4. My favorite food is pizza. Yup, I'm 30, and I can still say that pizza is my favorite food.

5. I once thought about giving up music and moving to Korea. Or becoming a massage therapist. Or teaching English in China.

6. My current dream is to be a good enough cyclist and a good enough German speaker to spend a few weeks cycling through Germany. My dreams change often, though, so stay tuned. It's my Gemini nature.

7. My favorite book is Travels with Charley by Steinbeck. I read it first when I was 13 on a recommendation from one of my aunts (can't remember which one...). It's a great account of Steinbeck's travels through America with his dog, Charley. I think it may have sparked my interest in travel at a young age.

So there it is. Seven random things about me. Alas, I don't have much of a web presence yet, so I won't be tagging anyone.
But if you happened to run across my blog and read this meme, I hope you found it interesting!

Now I think I'll go ride my bike.


Yesterday, I received the most thrilling package in the mail. My bike shoes finally arrived!!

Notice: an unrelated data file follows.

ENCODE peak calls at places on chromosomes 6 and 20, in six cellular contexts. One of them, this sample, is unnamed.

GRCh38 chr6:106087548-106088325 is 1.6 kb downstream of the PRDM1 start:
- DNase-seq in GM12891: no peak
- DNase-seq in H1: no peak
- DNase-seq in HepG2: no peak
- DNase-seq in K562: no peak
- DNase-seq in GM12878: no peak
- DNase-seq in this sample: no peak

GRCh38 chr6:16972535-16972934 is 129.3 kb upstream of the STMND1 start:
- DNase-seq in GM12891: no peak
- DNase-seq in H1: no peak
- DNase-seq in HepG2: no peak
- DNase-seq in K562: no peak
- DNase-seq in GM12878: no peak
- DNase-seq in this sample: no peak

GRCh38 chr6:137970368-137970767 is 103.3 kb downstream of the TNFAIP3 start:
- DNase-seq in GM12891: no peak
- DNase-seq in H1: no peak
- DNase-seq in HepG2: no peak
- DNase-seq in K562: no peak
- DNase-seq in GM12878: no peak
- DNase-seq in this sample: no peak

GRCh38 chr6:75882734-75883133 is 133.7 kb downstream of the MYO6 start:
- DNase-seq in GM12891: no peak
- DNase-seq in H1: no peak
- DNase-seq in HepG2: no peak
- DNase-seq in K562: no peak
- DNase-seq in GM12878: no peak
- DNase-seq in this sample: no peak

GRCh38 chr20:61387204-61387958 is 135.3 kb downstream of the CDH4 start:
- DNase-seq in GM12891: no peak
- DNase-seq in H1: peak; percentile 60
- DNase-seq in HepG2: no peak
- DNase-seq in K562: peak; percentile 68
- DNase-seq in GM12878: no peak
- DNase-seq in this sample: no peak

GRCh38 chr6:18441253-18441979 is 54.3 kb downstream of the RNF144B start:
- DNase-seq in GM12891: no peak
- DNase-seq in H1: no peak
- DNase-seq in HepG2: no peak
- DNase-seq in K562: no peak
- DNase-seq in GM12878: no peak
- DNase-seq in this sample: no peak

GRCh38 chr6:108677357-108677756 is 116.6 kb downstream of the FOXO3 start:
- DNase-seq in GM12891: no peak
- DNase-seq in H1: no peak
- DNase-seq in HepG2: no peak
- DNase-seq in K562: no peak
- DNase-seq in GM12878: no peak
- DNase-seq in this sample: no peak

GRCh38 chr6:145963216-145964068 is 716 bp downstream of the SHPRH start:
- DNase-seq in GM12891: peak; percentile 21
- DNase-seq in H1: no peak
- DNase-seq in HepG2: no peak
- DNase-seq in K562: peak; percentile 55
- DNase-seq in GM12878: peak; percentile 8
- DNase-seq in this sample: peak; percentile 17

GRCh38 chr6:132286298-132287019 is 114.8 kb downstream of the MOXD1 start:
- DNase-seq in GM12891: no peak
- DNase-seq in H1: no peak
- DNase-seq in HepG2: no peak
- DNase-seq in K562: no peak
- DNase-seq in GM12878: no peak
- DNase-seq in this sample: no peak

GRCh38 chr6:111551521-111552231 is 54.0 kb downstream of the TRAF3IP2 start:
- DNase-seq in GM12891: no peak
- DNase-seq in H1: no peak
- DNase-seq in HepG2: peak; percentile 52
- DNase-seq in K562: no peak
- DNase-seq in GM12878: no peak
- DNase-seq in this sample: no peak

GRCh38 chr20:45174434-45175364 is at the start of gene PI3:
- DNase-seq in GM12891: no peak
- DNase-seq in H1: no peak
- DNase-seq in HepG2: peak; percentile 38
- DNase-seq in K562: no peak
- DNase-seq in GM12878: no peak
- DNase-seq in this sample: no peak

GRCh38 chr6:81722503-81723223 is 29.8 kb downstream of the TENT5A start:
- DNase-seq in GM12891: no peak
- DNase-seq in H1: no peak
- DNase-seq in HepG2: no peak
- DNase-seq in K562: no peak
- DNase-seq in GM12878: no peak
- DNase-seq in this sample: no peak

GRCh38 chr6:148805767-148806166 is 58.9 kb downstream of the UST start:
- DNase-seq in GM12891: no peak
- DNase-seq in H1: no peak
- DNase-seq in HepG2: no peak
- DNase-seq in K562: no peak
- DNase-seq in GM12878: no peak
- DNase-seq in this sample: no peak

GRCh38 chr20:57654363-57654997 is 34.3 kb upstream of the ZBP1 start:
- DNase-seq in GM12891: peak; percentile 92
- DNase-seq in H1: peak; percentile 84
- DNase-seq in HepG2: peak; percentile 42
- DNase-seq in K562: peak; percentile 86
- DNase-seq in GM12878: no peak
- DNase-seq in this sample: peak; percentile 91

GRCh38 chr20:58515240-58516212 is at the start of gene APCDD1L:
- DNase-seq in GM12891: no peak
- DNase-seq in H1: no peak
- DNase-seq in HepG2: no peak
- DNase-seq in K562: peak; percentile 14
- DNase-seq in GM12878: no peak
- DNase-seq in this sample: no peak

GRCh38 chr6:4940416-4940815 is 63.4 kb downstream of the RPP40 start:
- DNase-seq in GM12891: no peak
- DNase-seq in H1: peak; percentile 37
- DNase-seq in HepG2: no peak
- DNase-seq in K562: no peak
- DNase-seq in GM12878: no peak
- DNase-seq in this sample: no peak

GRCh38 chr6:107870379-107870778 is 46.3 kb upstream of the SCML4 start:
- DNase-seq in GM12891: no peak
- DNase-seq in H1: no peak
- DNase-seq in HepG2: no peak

Aren't they pretty?

Over two weeks ago I decided to go for it and go clipless. I did research. I visited my LBS. I tried on shoes and got my size. I spent hours online trying to find the best deal on shoes and pedals and finally, last Friday, took the plunge and ordered them. I decided it would be okay to order these online because 1) it was going to be cheaper 2) I had a gift certificate to Nashbar and 3) I knew I would have help putting the pedals on my bike.

I couldn't WAIT to try something new. (As if the whole cycling thing wasn't new enough!)

I ordered my pedals from ebay and they arrived while I was away at the beach.

Here is the old pedal:

Here are my new pedals (obviously not on the bike yet):

My shoes have cleats which lock into the pedals. The feeling of being clipped into the bike is totally awesome. Just as long as I don't lose my balance...and take a tumble...